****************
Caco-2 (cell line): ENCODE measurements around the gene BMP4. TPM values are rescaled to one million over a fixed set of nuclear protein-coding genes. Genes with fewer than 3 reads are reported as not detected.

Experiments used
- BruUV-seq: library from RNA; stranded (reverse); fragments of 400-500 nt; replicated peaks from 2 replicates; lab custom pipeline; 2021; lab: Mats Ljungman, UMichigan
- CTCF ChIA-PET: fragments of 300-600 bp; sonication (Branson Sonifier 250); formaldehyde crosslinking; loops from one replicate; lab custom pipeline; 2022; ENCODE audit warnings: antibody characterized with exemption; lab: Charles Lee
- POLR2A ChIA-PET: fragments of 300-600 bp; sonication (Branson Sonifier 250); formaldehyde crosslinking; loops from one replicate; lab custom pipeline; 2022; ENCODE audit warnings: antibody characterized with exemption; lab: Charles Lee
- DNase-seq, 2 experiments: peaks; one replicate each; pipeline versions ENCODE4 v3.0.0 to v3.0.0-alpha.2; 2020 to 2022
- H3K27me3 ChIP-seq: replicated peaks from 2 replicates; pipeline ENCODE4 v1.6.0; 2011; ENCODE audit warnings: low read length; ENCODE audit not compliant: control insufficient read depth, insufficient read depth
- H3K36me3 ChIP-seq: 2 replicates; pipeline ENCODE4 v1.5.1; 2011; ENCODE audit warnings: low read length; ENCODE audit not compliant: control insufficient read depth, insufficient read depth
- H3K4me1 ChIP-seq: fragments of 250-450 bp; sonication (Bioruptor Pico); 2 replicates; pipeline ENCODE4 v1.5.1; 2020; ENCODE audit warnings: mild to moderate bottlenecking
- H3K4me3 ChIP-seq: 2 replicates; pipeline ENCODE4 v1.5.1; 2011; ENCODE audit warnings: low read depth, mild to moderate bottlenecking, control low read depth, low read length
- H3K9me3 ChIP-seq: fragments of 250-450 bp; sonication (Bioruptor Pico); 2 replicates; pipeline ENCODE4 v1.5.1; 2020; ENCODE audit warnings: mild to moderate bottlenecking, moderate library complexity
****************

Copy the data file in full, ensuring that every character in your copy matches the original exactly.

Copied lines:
Caco-2 (cell line): ENCODE measurements around the gene BMP4. TPM values are rescaled to one million over a fixed set of nuclear protein-coding genes. Genes with fewer than 3 reads are reported as not detected.

Experiments used
- BruUV-seq: library from RNA; stranded (reverse); fragments of 400-500 nt; replicated peaks from 2 replicates; lab custom pipeline; 2021; lab: Mats Ljungman, UMichigan
- CTCF ChIA-PET: fragments of 300-600 bp; sonication (Branson Sonifier 250); formaldehyde crosslinking; loops from one replicate; lab custom pipeline; 2022; ENCODE audit warnings: antibody characterized with exemption; lab: Charles Lee
- POLR2A ChIA-PET: fragments of 300-600 bp; sonication (Branson Sonifier 250); formaldehyde crosslinking; loops from one replicate; lab custom pipeline; 2022; ENCODE audit warnings: antibody characterized with exemption; lab: Charles Lee
- DNase-seq, 2 experiments: peaks; one replicate each; pipeline versions ENCODE4 v3.0.0 to v3.0.0-alpha.2; 2020 to 2022
- H3K27me3 ChIP-seq: replicated peaks from 2 replicates; pipeline ENCODE4 v1.6.0; 2011; ENCODE audit warnings: low read length; ENCODE audit not compliant: control insufficient read depth, insufficient read depth
- H3K36me3 ChIP-seq: 2 replicates; pipeline ENCODE4 v1.5.1; 2011; ENCODE audit warnings: low read length; ENCODE audit not compliant: control insufficient read depth, insufficient read depth
- H3K4me1 ChIP-seq: fragments of 250-450 bp; sonication (Bioruptor Pico); 2 replicates; pipeline ENCODE4 v1.5.1; 2020; ENCODE audit warnings: mild to moderate bottlenecking
- H3K4me3 ChIP-seq: 2 replicates; pipeline ENCODE4 v1.5.1; 2011; ENCODE audit warnings: low read depth, mild to moderate bottlenecking, control low read depth, low read length
- H3K9me3 ChIP-seq: fragments of 250-450 bp; sonication (Bioruptor Pico); 2 replicates; pipeline ENCODE4 v1.5.1; 2020; ENCODE audit warnings: mild to moderate bottlenecking, moderate library complexity